The first of our cat games is a fun, light game for families with younger kids or new gamers. The goal of Rat-a-Tat Cat is the end the game with the lowest score. In order to do that, you’ll need to collect cards to make sure that the value of your four cards are lower than the values of your opponents’ four cards. However, everyone must keep their cards face down so you won’t even know what all of your starting cards are, much less what other players have.
Part of the fun of Rat-a-Tat Cat is the cute theme. All of the lower cards in the deck (aka the ones you want) have cats on them, while the higher cards have rats. This makes the goal of the game to get rid of the rats and go for the cats. Kids especially will enjoy the theme and it’s a great game to help them learn memory and number skills.
Another game that kids especially tend to enjoy is Meow, a light bluffing game that is very quick to play. In Meow, Not Meows have infiltrated the secret Meow meeting. You have to figure out who is a Meow and who isn’t. The deck is full of two different types of cards: Meows, (cats) and Not Meows (not cats). On your turn you draw a card and, no matter what is on the card, say “meow.” Other players then have the chance to accuse you of being a Not Meow. If you have any Not Meow cards in your hand, they win. If you don’t, they are eliminated. Other ways of winning include being the last player left after everyone else is eliminated or, if you have two Not Meow cards in your hand you automatically win.
There is no real strategy to Meow unless you’re really good at reading people (which is sometimes easier when you’re with friends), but it’s still a cute little game to pass the time. Kids definitely have fun trying to imitate cat noises to their best ability. Meow is also great if you want something super quick. I’ve seen a game of Meow end after only two turns. If you’re good at deciphering whether your friends are telling the truth when they meow then this is a game you’ll want to check out.
Cats is a programming game with a bit more strategy than the previous two games. In Cats each player gets a character (all cats of course!) and that character’s deck. Each deck is the same except each character has its own special ability. If you haven’t played programming games before, the way it works is that everyone secretly chooses what they’re going to do then everyone reveals their cards at the same time, meaning that you don’t get to see what other players are doing before you make your move. This, of course, is part of the strategy. You have to try to predict what your opponents will do so that you can make your move without worrying about any of them messing up your plans.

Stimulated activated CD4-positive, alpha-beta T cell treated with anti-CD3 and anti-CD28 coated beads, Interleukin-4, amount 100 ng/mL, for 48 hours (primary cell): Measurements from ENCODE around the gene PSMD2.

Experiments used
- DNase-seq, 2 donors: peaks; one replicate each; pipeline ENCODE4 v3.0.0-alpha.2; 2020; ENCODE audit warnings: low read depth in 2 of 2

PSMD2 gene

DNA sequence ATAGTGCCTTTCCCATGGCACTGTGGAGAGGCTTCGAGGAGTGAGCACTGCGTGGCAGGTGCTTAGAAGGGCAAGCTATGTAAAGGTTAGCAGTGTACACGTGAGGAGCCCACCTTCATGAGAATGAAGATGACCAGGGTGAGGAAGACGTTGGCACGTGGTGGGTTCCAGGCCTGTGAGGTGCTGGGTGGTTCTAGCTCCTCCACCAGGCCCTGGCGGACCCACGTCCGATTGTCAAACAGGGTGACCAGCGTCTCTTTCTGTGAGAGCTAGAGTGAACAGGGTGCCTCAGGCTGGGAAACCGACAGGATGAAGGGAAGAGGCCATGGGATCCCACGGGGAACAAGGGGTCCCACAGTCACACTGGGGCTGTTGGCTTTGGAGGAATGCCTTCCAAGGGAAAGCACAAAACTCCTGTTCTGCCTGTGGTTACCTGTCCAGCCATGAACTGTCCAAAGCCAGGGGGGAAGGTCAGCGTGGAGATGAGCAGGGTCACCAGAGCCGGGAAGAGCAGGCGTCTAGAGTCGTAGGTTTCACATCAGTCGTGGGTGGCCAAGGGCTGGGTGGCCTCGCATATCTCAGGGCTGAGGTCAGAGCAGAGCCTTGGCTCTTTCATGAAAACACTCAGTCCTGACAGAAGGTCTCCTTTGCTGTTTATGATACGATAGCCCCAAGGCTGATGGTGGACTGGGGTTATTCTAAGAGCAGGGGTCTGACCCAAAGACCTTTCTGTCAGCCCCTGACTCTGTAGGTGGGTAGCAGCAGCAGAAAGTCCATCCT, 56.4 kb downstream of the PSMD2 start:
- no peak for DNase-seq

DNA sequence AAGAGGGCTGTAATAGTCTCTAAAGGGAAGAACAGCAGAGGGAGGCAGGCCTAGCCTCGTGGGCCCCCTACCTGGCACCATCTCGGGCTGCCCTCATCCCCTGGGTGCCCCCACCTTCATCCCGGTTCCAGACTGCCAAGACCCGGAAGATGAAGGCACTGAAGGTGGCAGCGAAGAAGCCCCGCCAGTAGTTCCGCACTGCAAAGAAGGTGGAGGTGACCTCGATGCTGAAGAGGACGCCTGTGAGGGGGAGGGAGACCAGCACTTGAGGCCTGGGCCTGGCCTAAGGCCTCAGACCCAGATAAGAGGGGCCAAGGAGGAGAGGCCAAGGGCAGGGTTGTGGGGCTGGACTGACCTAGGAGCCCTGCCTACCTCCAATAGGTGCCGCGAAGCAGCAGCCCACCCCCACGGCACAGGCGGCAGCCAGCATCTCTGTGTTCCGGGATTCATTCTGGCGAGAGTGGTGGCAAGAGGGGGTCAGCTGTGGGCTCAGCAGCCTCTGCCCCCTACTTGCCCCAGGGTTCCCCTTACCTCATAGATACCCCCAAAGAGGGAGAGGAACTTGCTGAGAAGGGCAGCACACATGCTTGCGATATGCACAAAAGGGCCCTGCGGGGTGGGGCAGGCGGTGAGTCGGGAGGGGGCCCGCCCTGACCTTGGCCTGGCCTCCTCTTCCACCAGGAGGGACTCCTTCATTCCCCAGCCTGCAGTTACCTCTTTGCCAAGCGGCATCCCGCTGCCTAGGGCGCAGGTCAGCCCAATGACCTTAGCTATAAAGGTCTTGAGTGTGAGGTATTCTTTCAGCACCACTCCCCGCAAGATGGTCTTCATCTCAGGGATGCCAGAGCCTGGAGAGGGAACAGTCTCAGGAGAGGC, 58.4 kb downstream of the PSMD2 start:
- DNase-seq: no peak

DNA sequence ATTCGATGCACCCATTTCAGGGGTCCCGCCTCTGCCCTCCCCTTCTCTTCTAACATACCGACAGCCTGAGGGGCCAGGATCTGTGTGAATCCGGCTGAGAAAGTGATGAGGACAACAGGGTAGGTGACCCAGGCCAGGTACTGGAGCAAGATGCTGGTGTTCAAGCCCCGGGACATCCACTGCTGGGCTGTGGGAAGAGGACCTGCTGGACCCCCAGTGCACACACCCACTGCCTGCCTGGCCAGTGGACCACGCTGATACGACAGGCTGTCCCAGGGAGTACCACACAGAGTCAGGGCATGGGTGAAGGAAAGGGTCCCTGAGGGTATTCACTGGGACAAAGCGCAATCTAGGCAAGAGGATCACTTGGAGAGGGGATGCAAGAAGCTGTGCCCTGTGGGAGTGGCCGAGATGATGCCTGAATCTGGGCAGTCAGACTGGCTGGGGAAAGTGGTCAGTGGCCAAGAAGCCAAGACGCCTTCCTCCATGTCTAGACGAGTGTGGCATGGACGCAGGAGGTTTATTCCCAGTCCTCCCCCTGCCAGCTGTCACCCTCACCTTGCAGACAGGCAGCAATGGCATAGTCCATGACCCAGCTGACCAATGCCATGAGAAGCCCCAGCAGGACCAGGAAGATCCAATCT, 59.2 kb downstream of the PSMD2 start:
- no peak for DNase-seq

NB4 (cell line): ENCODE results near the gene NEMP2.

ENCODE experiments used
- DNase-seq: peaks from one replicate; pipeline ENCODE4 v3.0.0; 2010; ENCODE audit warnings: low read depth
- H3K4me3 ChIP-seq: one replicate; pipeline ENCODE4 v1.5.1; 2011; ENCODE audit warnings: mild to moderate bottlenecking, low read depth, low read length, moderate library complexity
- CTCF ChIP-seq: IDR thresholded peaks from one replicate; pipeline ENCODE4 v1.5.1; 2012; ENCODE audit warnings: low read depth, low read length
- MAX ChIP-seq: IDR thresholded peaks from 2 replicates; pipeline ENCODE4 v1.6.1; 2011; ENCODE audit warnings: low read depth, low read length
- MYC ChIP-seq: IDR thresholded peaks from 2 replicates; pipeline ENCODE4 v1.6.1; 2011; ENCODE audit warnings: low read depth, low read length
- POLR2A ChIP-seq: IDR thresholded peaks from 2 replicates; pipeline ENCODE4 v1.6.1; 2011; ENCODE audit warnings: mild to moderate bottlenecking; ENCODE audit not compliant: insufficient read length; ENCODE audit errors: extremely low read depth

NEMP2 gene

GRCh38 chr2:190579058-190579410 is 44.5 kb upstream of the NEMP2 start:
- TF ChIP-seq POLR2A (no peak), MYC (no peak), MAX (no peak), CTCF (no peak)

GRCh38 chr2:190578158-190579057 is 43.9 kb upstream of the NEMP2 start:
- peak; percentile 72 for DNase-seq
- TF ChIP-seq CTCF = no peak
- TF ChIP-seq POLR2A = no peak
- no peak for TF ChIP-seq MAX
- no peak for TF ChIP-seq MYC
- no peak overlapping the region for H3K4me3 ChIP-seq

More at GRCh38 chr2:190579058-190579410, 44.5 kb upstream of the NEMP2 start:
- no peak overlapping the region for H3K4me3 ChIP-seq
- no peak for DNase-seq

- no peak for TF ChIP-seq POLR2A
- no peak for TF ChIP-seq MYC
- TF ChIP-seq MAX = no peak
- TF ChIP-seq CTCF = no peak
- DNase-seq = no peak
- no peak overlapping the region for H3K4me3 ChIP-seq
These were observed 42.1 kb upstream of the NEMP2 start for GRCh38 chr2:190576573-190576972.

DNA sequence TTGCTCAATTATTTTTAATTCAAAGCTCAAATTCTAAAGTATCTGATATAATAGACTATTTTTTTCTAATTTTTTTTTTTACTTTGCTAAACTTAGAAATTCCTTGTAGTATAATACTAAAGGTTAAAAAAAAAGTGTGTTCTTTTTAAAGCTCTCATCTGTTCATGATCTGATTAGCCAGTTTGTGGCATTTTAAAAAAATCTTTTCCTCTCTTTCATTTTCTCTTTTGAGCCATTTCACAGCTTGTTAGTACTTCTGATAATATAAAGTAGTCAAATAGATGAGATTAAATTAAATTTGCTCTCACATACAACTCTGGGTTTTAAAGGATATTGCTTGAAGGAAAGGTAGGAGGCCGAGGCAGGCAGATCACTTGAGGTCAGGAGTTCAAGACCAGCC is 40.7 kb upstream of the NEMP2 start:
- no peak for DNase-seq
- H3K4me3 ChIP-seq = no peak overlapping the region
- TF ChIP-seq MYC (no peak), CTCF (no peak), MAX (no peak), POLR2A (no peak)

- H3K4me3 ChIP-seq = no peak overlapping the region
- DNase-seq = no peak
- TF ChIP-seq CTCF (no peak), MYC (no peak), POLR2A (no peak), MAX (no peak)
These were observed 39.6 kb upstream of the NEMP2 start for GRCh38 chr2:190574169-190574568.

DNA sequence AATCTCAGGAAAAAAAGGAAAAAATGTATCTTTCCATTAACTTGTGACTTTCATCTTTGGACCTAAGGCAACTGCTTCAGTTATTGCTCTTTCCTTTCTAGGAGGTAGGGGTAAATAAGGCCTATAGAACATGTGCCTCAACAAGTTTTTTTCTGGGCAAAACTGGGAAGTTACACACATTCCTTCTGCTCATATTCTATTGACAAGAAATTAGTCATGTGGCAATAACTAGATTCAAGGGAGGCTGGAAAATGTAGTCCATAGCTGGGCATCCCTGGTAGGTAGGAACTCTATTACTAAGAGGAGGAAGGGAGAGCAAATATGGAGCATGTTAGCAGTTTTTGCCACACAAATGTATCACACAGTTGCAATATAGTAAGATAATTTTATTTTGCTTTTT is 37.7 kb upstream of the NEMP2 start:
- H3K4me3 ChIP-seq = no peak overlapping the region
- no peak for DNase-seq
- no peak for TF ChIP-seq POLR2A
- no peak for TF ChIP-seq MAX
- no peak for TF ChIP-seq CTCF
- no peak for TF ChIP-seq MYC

The goal of the game is to catch wild birds and eat them. Each deck comes with Action Cards and Targeting Cards. During the programming phase, players each chose an Action Card and a Targeting Card. Once everyone has chosen their cards, they are revealed and the cards take effect in a certain order. You can target wild birds (stalking or catching them) or you can target other players and steal their birds. Finally, you can target your own birds to play with them (which makes them worth more) or eat them. Each bird your cat manages to eat is worth a certain number of points. The player with the most points at the end wins.
Simon’s Cat is a new game in our library. From Steve Jackson Games, Simon’s Cat is based on the popular Youtube series of the same name. In the game, you are a cat and you do cat things while trying to not get caught. If you get caught making messes by Simon you get closer and closer to losing.
Simon’s Cat is a fast-paced game similar to Uno in that players are trying to lay down cards that either match the color or number of the face-up card on the table. If you get stuck and can’t lay a card, you take all of the cards in the middle. This pile is a “mess” made by Simon. After all players have emptied their hands, the player who made the most “messes” gets caught by Simon and takes a Simon card. The first player to get three Simon cards loses. Everyone else wins! It’s simple and silly and great if you want a quick game to play with some friends.